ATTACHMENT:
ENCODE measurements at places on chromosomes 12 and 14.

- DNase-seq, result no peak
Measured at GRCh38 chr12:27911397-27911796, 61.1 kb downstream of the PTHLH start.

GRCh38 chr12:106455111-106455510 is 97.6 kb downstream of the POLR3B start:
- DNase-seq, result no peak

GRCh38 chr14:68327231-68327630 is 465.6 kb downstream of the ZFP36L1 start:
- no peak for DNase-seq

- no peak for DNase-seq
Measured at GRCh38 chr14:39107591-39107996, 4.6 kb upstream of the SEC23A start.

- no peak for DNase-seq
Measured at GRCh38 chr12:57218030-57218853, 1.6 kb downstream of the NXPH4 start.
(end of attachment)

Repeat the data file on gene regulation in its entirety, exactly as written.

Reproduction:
ENCODE measurements at places on chromosomes 12 and 14.

- DNase-seq, result no peak
Measured at GRCh38 chr12:27911397-27911796, 61.1 kb downstream of the PTHLH start.

GRCh38 chr12:106455111-106455510 is 97.6 kb downstream of the POLR3B start:
- DNase-seq, result no peak

GRCh38 chr14:68327231-68327630 is 465.6 kb downstream of the ZFP36L1 start:
- no peak for DNase-seq

- no peak for DNase-seq
Measured at GRCh38 chr14:39107591-39107996, 4.6 kb upstream of the SEC23A start.

- no peak for DNase-seq
Measured at GRCh38 chr12:57218030-57218853, 1.6 kb downstream of the NXPH4 start.